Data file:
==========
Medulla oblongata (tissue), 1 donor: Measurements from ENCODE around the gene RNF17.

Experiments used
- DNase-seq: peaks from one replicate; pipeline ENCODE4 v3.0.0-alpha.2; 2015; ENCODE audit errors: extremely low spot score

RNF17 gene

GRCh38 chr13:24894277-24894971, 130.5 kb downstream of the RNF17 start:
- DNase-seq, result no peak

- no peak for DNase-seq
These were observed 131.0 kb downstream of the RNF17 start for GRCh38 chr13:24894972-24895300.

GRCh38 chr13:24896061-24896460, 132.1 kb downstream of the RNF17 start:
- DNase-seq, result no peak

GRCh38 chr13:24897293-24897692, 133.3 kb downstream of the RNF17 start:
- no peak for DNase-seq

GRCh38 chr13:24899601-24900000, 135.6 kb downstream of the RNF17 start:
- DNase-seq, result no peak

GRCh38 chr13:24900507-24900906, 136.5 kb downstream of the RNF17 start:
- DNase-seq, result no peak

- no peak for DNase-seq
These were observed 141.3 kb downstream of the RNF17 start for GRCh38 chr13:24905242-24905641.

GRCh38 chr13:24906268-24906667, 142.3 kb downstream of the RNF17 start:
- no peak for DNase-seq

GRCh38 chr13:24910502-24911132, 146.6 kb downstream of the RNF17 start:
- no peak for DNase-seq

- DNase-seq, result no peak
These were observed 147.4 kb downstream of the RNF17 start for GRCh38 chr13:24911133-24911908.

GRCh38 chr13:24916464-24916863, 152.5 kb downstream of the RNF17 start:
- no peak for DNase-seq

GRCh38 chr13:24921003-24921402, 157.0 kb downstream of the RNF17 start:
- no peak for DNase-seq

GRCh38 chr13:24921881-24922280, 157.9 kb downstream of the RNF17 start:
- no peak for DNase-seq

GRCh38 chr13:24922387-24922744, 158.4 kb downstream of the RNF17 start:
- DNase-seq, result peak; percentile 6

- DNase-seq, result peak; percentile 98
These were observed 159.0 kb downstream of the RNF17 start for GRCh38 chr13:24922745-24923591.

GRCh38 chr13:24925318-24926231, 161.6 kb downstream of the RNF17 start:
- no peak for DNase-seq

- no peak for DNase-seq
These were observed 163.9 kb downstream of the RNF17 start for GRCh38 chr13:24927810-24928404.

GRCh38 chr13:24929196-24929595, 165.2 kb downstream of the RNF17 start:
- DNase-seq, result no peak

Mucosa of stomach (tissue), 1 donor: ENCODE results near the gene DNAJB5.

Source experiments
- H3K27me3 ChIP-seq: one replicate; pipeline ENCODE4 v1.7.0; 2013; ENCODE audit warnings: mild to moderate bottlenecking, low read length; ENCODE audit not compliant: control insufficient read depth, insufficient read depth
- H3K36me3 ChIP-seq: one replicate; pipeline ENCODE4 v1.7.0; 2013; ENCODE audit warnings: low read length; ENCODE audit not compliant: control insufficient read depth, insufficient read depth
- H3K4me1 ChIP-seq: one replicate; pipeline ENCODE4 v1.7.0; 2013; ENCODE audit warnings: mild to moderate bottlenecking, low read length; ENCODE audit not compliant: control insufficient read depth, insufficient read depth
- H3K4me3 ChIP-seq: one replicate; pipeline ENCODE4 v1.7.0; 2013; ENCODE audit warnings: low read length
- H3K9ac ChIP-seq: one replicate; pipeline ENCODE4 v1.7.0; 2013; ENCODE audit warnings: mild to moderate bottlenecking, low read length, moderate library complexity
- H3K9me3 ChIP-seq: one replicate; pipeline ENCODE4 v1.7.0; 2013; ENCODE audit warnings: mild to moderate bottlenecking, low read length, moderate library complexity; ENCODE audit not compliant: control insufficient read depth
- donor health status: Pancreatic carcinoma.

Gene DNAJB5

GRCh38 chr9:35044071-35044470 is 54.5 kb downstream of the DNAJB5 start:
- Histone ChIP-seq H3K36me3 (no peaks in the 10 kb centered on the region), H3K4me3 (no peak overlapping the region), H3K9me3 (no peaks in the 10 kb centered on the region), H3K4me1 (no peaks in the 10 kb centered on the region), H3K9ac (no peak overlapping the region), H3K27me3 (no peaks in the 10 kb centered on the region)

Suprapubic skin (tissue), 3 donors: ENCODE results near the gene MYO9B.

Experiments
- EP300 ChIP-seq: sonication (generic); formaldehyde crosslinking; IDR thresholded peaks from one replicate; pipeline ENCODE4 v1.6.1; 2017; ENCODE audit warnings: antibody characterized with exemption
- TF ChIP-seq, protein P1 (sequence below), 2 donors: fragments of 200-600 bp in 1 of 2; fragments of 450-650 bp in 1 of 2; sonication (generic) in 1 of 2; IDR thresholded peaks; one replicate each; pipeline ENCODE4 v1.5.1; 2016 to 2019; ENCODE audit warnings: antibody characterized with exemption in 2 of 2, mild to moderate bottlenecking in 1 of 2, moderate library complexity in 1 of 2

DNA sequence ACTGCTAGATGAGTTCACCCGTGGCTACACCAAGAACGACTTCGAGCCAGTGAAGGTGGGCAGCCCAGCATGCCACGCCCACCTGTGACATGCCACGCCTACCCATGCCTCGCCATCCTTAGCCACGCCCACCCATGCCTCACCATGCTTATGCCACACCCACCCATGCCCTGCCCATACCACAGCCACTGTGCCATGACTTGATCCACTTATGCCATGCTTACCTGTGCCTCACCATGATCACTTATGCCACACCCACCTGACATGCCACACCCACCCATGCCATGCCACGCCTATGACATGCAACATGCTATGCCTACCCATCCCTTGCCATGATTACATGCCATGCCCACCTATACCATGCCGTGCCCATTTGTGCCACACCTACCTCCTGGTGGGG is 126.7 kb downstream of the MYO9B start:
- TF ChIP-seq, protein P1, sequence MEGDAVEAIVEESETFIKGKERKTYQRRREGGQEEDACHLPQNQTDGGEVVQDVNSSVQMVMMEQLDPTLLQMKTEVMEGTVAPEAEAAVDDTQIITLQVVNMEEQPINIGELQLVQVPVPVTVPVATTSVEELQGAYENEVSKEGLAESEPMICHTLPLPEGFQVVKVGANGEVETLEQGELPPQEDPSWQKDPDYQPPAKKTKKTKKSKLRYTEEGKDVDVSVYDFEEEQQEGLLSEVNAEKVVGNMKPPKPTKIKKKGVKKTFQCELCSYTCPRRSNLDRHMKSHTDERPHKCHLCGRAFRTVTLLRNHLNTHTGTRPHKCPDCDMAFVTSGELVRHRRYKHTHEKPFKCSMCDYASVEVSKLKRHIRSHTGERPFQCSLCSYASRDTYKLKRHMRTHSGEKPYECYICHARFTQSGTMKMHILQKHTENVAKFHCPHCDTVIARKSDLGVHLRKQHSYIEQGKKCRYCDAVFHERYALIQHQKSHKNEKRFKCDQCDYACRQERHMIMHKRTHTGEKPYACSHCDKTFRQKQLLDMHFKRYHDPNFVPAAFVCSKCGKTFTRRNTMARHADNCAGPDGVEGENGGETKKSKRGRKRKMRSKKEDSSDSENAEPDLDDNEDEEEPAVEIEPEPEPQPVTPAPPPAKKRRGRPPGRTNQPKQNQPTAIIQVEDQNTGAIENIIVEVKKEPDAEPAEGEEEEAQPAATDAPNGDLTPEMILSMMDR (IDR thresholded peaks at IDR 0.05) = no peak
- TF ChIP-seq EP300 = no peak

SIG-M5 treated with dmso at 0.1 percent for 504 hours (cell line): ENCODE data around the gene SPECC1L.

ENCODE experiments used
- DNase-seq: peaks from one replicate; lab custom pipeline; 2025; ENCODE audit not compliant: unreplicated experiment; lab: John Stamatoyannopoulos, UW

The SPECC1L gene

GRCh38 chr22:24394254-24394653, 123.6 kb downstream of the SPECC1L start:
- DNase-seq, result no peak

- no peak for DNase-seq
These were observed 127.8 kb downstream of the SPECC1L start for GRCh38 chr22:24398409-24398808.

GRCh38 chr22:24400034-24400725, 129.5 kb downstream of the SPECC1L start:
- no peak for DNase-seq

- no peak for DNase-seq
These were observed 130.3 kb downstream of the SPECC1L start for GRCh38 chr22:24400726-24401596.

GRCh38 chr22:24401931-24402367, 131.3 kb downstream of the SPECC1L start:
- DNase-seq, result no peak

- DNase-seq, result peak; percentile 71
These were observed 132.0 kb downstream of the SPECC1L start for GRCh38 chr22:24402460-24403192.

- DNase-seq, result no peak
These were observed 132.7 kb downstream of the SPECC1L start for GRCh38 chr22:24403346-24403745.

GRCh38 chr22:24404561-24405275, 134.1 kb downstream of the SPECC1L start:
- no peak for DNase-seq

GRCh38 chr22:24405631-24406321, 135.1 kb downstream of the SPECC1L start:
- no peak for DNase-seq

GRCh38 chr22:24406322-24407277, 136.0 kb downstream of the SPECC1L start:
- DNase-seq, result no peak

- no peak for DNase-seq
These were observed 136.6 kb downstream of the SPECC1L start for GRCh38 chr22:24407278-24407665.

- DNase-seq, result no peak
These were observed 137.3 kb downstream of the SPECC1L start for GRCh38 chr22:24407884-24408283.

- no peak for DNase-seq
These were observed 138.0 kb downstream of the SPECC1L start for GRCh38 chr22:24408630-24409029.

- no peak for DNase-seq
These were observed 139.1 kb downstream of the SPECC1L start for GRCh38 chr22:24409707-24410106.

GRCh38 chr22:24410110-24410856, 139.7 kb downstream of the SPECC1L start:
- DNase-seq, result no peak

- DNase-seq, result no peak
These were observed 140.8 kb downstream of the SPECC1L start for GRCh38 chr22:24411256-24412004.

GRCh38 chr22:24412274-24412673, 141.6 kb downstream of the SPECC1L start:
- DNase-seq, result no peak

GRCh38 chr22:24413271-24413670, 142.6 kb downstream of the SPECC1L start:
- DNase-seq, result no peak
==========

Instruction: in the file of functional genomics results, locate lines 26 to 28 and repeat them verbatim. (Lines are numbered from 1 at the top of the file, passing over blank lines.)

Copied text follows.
- no peak for DNase-seq

GRCh38 chr13:24921003-24921402, 157.0 kb downstream of the RNF17 start:
- no peak for DNase-seq